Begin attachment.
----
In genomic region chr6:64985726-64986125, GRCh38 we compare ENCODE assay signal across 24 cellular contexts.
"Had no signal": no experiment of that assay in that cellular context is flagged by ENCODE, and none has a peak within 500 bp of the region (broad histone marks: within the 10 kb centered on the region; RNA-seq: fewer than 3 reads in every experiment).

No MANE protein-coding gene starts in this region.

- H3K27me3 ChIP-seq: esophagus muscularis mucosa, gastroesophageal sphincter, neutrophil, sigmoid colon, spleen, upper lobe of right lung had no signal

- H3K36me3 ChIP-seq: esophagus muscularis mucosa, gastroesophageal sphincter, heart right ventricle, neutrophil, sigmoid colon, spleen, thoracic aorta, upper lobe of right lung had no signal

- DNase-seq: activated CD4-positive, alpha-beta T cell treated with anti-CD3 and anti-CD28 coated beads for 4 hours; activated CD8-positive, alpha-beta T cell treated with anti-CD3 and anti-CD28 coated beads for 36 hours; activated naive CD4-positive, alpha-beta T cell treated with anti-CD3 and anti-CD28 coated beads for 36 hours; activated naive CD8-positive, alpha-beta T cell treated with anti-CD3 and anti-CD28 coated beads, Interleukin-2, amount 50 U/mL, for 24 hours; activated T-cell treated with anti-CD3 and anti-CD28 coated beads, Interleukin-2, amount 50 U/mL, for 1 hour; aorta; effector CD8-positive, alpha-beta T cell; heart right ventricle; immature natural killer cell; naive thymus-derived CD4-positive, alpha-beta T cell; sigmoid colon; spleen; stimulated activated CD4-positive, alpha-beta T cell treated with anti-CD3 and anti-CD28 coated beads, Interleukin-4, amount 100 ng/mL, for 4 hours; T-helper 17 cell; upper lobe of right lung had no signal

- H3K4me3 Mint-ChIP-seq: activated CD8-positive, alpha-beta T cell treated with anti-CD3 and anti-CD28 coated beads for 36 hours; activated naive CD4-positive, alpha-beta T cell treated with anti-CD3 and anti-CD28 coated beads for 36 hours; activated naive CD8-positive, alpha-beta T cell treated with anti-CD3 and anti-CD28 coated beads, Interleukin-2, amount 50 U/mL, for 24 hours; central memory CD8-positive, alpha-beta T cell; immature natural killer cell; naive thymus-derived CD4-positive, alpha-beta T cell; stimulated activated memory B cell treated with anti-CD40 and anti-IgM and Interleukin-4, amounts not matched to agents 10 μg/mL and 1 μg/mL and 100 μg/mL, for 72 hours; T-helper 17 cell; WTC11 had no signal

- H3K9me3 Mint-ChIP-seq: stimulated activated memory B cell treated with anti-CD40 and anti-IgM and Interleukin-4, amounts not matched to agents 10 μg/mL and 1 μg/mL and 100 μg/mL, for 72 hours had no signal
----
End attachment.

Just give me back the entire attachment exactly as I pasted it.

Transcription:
In genomic region chr6:64985726-64986125, GRCh38 we compare ENCODE assay signal across 24 cellular contexts.
"Had no signal": no experiment of that assay in that cellular context is flagged by ENCODE, and none has a peak within 500 bp of the region (broad histone marks: within the 10 kb centered on the region; RNA-seq: fewer than 3 reads in every experiment).

No MANE protein-coding gene starts in this region.

- H3K27me3 ChIP-seq: esophagus muscularis mucosa, gastroesophageal sphincter, neutrophil, sigmoid colon, spleen, upper lobe of right lung had no signal

- H3K36me3 ChIP-seq: esophagus muscularis mucosa, gastroesophageal sphincter, heart right ventricle, neutrophil, sigmoid colon, spleen, thoracic aorta, upper lobe of right lung had no signal

- DNase-seq: activated CD4-positive, alpha-beta T cell treated with anti-CD3 and anti-CD28 coated beads for 4 hours; activated CD8-positive, alpha-beta T cell treated with anti-CD3 and anti-CD28 coated beads for 36 hours; activated naive CD4-positive, alpha-beta T cell treated with anti-CD3 and anti-CD28 coated beads for 36 hours; activated naive CD8-positive, alpha-beta T cell treated with anti-CD3 and anti-CD28 coated beads, Interleukin-2, amount 50 U/mL, for 24 hours; activated T-cell treated with anti-CD3 and anti-CD28 coated beads, Interleukin-2, amount 50 U/mL, for 1 hour; aorta; effector CD8-positive, alpha-beta T cell; heart right ventricle; immature natural killer cell; naive thymus-derived CD4-positive, alpha-beta T cell; sigmoid colon; spleen; stimulated activated CD4-positive, alpha-beta T cell treated with anti-CD3 and anti-CD28 coated beads, Interleukin-4, amount 100 ng/mL, for 4 hours; T-helper 17 cell; upper lobe of right lung had no signal

- H3K4me3 Mint-ChIP-seq: activated CD8-positive, alpha-beta T cell treated with anti-CD3 and anti-CD28 coated beads for 36 hours; activated naive CD4-positive, alpha-beta T cell treated with anti-CD3 and anti-CD28 coated beads for 36 hours; activated naive CD8-positive, alpha-beta T cell treated with anti-CD3 and anti-CD28 coated beads, Interleukin-2, amount 50 U/mL, for 24 hours; central memory CD8-positive, alpha-beta T cell; immature natural killer cell; naive thymus-derived CD4-positive, alpha-beta T cell; stimulated activated memory B cell treated with anti-CD40 and anti-IgM and Interleukin-4, amounts not matched to agents 10 μg/mL and 1 μg/mL and 100 μg/mL, for 72 hours; T-helper 17 cell; WTC11 had no signal

- H3K9me3 Mint-ChIP-seq: stimulated activated memory B cell treated with anti-CD40 and anti-IgM and Interleukin-4, amounts not matched to agents 10 μg/mL and 1 μg/mL and 100 μg/mL, for 72 hours had no signal